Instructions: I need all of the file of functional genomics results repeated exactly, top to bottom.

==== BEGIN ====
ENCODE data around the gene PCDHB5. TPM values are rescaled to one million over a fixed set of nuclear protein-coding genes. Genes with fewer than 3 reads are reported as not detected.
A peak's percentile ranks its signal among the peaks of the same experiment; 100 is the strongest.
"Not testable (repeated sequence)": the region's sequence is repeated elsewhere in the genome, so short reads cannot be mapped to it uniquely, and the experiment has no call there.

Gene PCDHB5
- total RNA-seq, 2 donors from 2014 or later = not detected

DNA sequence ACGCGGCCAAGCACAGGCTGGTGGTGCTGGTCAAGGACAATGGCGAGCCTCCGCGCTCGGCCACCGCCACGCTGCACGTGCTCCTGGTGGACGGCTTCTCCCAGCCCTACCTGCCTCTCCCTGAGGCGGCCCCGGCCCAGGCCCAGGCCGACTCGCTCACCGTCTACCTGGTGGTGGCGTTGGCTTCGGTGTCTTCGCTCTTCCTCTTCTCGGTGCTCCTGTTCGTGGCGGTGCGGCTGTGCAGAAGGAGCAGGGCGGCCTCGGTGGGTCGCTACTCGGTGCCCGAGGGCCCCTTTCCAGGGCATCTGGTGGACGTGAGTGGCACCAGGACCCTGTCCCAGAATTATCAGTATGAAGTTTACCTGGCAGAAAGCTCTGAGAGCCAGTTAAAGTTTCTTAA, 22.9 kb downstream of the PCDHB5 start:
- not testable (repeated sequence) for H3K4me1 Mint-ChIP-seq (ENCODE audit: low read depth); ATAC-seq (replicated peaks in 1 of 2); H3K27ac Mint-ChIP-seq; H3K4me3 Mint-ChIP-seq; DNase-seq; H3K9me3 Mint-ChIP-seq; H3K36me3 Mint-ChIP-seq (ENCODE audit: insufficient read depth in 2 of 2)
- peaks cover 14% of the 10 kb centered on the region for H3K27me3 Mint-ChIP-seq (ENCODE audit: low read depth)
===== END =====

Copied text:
ENCODE data around the gene PCDHB5. TPM values are rescaled to one million over a fixed set of nuclear protein-coding genes. Genes with fewer than 3 reads are reported as not detected.
A peak's percentile ranks its signal among the peaks of the same experiment; 100 is the strongest.
"Not testable (repeated sequence)": the region's sequence is repeated elsewhere in the genome, so short reads cannot be mapped to it uniquely, and the experiment has no call there.

Gene PCDHB5
- total RNA-seq, 2 donors from 2014 or later = not detected

DNA sequence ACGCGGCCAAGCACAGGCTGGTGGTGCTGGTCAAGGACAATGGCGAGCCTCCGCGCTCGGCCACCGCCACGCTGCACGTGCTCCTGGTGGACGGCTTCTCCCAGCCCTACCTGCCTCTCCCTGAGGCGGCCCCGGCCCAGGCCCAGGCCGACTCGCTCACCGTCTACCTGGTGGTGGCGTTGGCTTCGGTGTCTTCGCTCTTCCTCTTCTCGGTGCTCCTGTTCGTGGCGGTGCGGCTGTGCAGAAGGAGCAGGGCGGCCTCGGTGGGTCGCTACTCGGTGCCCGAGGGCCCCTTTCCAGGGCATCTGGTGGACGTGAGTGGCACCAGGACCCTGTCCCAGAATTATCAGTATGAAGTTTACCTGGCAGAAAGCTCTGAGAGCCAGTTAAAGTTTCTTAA, 22.9 kb downstream of the PCDHB5 start:
- not testable (repeated sequence) for H3K4me1 Mint-ChIP-seq (ENCODE audit: low read depth); ATAC-seq (replicated peaks in 1 of 2); H3K27ac Mint-ChIP-seq; H3K4me3 Mint-ChIP-seq; DNase-seq; H3K9me3 Mint-ChIP-seq; H3K36me3 Mint-ChIP-seq (ENCODE audit: insufficient read depth in 2 of 2)
- peaks cover 14% of the 10 kb centered on the region for H3K27me3 Mint-ChIP-seq (ENCODE audit: low read depth)